Why The Women’s 10,000m At The U.S. Olympic Trials Could Get Wacky

By Chris Chavez

May 22, 2024

Hoping the situation would become clearer, we waited until the dust had settled from the Night of the 10K PBs and Sound Running Track Fest to parse through the 10,000m scenarios for the Olympic Trials on the women’s side. It did not, in fact, become clearer! No one snagged the Olympic standard at either event and no American likely will at this weekend’s Pre Classic. If you thought the men’s Olympic marathon puzzle was fun, buckle up for World Rankings hoopla, cross country chatter, and more.

Let’s start with the basics of…

“Who has the standard?” This is easy. Unless an American jumps into the Gudaf Tsegay World Record Attempt Athletics Kenya Olympic Trials 10,000m at The Nike Prefontaine Classic Race For The Cure and runs under 30:40, only Alicia Monson (30:03.82 from March 2023) and Weini Kelati (30:33.82 from March 2024) will have it by the Trials. However, Monson recently underwent season-ending knee surgery so the only woman lining up in Eugene with the standard will be Kelati. She just needs to finish in the top three and she’s good for Paris. We’ll come back to Monson though.

“Is anyone else qualified?” Remember all those cross country races Katie Izzo raced in the fall? It paid off and got her one of the eight spots allocated from World Ranking for Cross Country, which counts toward the 10,000m (as we World Athletics implemented last year). However, (are you tired of these “howevers,” yet?) Izzo doesn’t have the U.S. Olympic Trials standard and is currently the 31st-fastest U.S. woman in the qualifying window. They’ll fill the field with 24 people. But Izzo’ll be hoping USATF allows her into the Trials because she’s qualified for the Games and there’s a chance the U.S. can’t send three women without her in it. It’s also good because holding the XC spot would block another country from taking that spot.

Unlike the marathon qualifying system where a country is able to reallocate spots, Izzo's Paris qualifier only applies to her.

“Is there anyone else in the World Rankings quota?” Yes! U.S. Olympic Marathon Trials champion Fiona O’Keeffe. With her 31:03.46 in London on Saturday, she proved she’s in great form and battled to the line against Great Britain’s Megan Keith, who ran 30:36.84 back in March and assured her spot in Paris by winning the British championship title. O’Keefe could cash in with a top three finish or by winning another national title.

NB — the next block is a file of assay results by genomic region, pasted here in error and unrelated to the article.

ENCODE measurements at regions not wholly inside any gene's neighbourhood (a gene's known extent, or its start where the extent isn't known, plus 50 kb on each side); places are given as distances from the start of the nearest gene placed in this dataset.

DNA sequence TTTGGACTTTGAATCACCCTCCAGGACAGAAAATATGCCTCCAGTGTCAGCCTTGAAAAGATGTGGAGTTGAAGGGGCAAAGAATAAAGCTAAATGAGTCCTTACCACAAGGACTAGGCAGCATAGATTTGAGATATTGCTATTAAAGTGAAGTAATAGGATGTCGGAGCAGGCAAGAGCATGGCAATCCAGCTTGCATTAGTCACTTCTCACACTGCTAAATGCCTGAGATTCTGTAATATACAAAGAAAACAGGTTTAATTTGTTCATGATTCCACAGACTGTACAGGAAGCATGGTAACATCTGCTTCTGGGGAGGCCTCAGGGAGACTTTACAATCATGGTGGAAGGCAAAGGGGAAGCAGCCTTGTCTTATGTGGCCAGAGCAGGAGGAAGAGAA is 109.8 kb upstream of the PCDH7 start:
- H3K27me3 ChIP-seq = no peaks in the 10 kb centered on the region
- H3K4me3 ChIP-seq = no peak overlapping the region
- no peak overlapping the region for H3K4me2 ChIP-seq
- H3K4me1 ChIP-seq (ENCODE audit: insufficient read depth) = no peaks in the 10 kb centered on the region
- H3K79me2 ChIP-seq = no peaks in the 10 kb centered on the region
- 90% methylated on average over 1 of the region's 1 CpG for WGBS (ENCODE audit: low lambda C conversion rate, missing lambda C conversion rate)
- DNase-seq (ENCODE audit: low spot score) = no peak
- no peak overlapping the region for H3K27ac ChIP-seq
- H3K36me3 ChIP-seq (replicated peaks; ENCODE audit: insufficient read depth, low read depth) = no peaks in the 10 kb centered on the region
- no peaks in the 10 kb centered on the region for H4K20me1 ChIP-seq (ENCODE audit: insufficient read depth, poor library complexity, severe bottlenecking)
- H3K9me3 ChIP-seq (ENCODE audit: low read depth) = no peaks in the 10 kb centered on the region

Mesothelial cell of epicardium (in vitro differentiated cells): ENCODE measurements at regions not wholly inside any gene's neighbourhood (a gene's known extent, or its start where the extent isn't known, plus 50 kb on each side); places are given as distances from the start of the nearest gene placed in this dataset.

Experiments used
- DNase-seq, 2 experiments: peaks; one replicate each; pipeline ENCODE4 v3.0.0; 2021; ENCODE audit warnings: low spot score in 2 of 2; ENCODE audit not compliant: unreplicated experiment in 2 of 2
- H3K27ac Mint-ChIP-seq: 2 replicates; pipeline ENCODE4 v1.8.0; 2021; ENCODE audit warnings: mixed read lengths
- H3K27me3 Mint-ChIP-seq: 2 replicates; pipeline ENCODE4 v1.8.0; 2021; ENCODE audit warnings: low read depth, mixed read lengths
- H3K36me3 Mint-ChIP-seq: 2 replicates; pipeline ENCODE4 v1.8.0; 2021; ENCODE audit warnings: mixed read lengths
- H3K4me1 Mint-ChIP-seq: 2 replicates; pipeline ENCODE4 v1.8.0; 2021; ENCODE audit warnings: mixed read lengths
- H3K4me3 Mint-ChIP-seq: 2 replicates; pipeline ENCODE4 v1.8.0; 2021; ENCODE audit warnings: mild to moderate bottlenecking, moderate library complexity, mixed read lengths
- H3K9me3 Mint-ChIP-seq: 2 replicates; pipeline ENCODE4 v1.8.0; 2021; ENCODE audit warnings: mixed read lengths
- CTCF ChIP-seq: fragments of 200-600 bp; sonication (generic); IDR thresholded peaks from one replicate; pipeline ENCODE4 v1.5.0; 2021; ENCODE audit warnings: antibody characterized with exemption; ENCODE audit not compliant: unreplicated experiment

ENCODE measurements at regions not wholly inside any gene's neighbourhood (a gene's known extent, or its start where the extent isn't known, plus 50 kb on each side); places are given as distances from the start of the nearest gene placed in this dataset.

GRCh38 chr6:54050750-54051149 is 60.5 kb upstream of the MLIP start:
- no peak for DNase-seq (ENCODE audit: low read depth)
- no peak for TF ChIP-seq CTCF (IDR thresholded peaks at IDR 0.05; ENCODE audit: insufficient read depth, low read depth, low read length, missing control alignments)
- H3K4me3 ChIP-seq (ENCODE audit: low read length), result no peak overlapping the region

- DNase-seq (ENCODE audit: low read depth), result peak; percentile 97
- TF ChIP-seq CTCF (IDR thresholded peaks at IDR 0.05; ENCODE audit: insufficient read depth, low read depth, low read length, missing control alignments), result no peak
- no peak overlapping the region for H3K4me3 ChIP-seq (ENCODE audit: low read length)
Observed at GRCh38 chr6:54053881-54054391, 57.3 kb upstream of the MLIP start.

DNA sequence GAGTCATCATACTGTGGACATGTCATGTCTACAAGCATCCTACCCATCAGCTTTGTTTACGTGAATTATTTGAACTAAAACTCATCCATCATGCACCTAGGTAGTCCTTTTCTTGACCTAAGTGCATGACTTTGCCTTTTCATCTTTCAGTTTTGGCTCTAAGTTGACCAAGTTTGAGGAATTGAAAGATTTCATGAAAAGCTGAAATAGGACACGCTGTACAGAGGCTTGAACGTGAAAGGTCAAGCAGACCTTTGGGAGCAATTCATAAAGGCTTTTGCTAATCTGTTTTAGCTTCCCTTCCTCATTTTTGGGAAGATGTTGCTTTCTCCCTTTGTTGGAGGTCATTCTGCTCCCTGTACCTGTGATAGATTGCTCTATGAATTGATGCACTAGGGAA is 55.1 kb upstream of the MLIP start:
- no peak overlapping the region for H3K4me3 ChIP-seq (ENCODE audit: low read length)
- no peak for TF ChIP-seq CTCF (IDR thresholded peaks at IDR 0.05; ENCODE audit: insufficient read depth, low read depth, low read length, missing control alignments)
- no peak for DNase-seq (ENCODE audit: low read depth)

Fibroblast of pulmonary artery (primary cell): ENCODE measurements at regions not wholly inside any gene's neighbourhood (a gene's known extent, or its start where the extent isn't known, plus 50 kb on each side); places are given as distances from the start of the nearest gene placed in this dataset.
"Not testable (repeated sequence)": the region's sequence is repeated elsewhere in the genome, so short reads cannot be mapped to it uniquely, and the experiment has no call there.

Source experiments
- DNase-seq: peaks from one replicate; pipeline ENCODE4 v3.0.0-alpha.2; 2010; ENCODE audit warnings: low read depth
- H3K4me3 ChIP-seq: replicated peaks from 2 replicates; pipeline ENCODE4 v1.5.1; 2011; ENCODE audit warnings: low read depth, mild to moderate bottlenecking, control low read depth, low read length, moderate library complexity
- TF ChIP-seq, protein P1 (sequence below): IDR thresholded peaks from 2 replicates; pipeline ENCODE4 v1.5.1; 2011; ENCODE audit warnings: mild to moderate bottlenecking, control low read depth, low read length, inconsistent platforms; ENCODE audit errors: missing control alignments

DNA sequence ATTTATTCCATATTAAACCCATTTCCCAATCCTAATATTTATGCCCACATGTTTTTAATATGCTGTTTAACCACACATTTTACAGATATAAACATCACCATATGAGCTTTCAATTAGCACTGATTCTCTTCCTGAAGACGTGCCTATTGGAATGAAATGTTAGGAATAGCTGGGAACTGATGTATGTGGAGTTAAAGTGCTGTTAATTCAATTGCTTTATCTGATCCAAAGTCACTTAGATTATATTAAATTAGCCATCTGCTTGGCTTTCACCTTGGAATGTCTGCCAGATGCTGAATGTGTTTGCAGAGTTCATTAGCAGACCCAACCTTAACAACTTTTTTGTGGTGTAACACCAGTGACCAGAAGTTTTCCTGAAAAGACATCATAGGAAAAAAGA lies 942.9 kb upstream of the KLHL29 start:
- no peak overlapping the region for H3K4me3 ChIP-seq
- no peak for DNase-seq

“What happened to last year’s team?” U.S. champion Elise Cranny (7th American, 34th overall in the World Rankings) has not raced a 10,000m this year and is working her way back from a coaching switch and symptoms of REDs. Karissa Schweizer (9th American, 43rd overall in the World Rankings) ran 31:04.80 in March. Natosha Rogers (6th American, 23rd in the World Rankings) has not raced since her marathon debut at the U.S. Olympic Trials, where she finished 28th in 2:34:51. These three are talented enough that if they show up to the Trials and if there are cool temps by some miracle, they can maybe try to chase the standard at the Trials. It’s certainly not easy, and would basically require a coordinated effort – you aren’t running 30:39 solo.

Can anyone else get in via their World Ranking?” Elly Henes (5th American, 19th overall in the World Rankings) and Keira D’Amato (8th American, 37th overall in the World Rankings) will also be praying for cool temperatures, minimal wind, and low pollen counts. With Monson out, Henes is in a good spot to get in with her ranking, if she finishes in the top three at the Trials. D'Amato has a few more women to jump in the rankings and that will continue to be a moving target. Their hopes also rest on if women around the world don't run under the Olympic standard before the qualifying window ends on July 2nd.